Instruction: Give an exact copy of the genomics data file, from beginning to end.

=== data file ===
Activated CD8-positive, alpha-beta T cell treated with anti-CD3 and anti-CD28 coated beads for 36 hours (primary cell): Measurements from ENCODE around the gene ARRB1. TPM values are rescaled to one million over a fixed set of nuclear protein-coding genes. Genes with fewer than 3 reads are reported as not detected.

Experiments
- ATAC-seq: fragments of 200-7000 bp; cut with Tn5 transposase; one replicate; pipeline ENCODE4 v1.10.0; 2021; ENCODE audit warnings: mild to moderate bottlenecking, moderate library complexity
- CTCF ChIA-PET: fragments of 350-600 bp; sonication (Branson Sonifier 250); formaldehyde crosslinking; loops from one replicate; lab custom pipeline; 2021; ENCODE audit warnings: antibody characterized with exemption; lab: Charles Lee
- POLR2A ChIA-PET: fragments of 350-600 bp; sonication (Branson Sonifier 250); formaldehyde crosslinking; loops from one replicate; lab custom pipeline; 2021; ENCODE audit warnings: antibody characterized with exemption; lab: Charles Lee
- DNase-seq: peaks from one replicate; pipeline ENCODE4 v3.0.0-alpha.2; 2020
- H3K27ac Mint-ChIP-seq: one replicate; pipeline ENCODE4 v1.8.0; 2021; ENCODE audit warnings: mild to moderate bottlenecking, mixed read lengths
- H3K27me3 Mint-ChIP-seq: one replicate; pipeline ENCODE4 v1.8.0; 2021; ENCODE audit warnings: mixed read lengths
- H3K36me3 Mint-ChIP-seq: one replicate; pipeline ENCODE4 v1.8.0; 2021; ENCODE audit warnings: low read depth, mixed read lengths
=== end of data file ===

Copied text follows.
Activated CD8-positive, alpha-beta T cell treated with anti-CD3 and anti-CD28 coated beads for 36 hours (primary cell): Measurements from ENCODE around the gene ARRB1. TPM values are rescaled to one million over a fixed set of nuclear protein-coding genes. Genes with fewer than 3 reads are reported as not detected.

Experiments
- ATAC-seq: fragments of 200-7000 bp; cut with Tn5 transposase; one replicate; pipeline ENCODE4 v1.10.0; 2021; ENCODE audit warnings: mild to moderate bottlenecking, moderate library complexity
- CTCF ChIA-PET: fragments of 350-600 bp; sonication (Branson Sonifier 250); formaldehyde crosslinking; loops from one replicate; lab custom pipeline; 2021; ENCODE audit warnings: antibody characterized with exemption; lab: Charles Lee
- POLR2A ChIA-PET: fragments of 350-600 bp; sonication (Branson Sonifier 250); formaldehyde crosslinking; loops from one replicate; lab custom pipeline; 2021; ENCODE audit warnings: antibody characterized with exemption; lab: Charles Lee
- DNase-seq: peaks from one replicate; pipeline ENCODE4 v3.0.0-alpha.2; 2020
- H3K27ac Mint-ChIP-seq: one replicate; pipeline ENCODE4 v1.8.0; 2021; ENCODE audit warnings: mild to moderate bottlenecking, mixed read lengths
- H3K27me3 Mint-ChIP-seq: one replicate; pipeline ENCODE4 v1.8.0; 2021; ENCODE audit warnings: mixed read lengths
- H3K36me3 Mint-ChIP-seq: one replicate; pipeline ENCODE4 v1.8.0; 2021; ENCODE audit warnings: low read depth, mixed read lengths